Sweden opens national breast cancer study

Over the next two to three years, 100,000 Swedish women will be recruited for a new national study of breast cancer led by a professor at Solna's Karolinska Institute.

Sweden opens national breast cancer study

Per Hall, a professor at the Karolinska Institute in Solna, will lead the Karma (Karolinska mammogram project for identifying risk factors for breast cancer, Karolinskas mammografiprojektet för identifiering av riskfaktorer för bröstcancer) study.

The study will be conducted in collaboration with Lund University in southern Sweden and will continue over 10 years. In addition to Karolinska, data will be collected from Helsingborg General Hospital and Stockholm South General Hospital, newspaper Helsingborgs Dagblad (HD) wrote on Thursday.

The aim is to try to find women who may be affected by breast cancer and to find out whether it is possible to prevent the disease.

“It has been so frustrating to not have had the time and opportunity to get the answers to the questions about which women will get breast cancer,” Hall told HD.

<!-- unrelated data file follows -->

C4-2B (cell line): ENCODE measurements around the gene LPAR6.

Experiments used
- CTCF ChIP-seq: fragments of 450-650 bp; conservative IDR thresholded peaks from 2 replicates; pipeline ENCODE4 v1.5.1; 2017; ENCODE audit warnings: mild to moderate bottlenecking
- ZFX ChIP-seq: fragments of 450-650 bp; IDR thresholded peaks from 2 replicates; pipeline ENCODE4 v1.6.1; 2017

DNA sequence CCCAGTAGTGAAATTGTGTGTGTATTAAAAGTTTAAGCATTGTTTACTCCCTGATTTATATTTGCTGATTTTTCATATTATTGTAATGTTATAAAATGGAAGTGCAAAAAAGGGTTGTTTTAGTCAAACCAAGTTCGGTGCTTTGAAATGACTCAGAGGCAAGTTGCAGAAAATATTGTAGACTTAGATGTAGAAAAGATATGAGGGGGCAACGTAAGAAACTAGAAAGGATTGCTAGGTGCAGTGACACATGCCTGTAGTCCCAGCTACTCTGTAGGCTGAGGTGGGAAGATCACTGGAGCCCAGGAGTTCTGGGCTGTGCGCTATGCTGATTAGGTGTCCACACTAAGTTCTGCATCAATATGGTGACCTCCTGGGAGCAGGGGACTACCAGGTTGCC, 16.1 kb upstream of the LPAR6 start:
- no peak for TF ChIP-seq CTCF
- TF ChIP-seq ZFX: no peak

The study received a list of women between the ages of 40 to 74 who are regularly called in for a mammogram and have invited them to participate in the research, the report said.

Candidates must complete a questionnaire on lifestyle and family history. In conjunction with mammography, they must also take a blood test. Women who have undergone treatment for breast cancer in the past are also invited to participate in the study, the report said.

Breast cancer is the most common form of cancer among women. About 7,000 Swedish women are diagnosed every year. However, the question of prevention is not prioritised in research, something Hall said he wants to change.

A 50 million kronor ($7.72 million) donation from Märit and Hans Rausing, the British-based Tetra Pak packaging heir, has made the research possible.

The Swedish Research Council has contributed another 15 million kronor and the project has received an additional 10 million kronor from the EU.

Undertaking 150 minutes a week of moderate physical activity can reduce the risk of breast and colon cancers, according to the new Global Recommendations on Physical Activity for Health released by the World Health Organization (WHO) on Friday, World Cancer Day.

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